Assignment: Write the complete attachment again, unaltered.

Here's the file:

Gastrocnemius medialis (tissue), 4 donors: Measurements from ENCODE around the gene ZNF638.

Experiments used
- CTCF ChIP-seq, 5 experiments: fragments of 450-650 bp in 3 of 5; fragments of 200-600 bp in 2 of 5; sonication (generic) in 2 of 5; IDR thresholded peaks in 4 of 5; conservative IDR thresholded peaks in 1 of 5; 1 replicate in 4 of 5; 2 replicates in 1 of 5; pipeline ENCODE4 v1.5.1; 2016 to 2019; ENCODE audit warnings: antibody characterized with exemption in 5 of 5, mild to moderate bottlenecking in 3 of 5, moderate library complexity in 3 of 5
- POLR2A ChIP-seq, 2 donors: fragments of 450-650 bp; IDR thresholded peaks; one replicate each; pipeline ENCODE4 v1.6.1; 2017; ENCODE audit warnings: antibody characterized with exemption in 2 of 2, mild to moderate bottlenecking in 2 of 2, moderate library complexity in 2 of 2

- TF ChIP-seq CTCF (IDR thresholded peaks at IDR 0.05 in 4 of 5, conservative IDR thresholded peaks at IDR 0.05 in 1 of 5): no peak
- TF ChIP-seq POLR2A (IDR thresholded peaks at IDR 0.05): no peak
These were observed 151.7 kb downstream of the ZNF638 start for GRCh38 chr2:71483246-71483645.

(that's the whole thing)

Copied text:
Gastrocnemius medialis (tissue), 4 donors: Measurements from ENCODE around the gene ZNF638.

Experiments used
- CTCF ChIP-seq, 5 experiments: fragments of 450-650 bp in 3 of 5; fragments of 200-600 bp in 2 of 5; sonication (generic) in 2 of 5; IDR thresholded peaks in 4 of 5; conservative IDR thresholded peaks in 1 of 5; 1 replicate in 4 of 5; 2 replicates in 1 of 5; pipeline ENCODE4 v1.5.1; 2016 to 2019; ENCODE audit warnings: antibody characterized with exemption in 5 of 5, mild to moderate bottlenecking in 3 of 5, moderate library complexity in 3 of 5
- POLR2A ChIP-seq, 2 donors: fragments of 450-650 bp; IDR thresholded peaks; one replicate each; pipeline ENCODE4 v1.6.1; 2017; ENCODE audit warnings: antibody characterized with exemption in 2 of 2, mild to moderate bottlenecking in 2 of 2, moderate library complexity in 2 of 2

- TF ChIP-seq CTCF (IDR thresholded peaks at IDR 0.05 in 4 of 5, conservative IDR thresholded peaks at IDR 0.05 in 1 of 5): no peak
- TF ChIP-seq POLR2A (IDR thresholded peaks at IDR 0.05): no peak
These were observed 151.7 kb downstream of the ZNF638 start for GRCh38 chr2:71483246-71483645.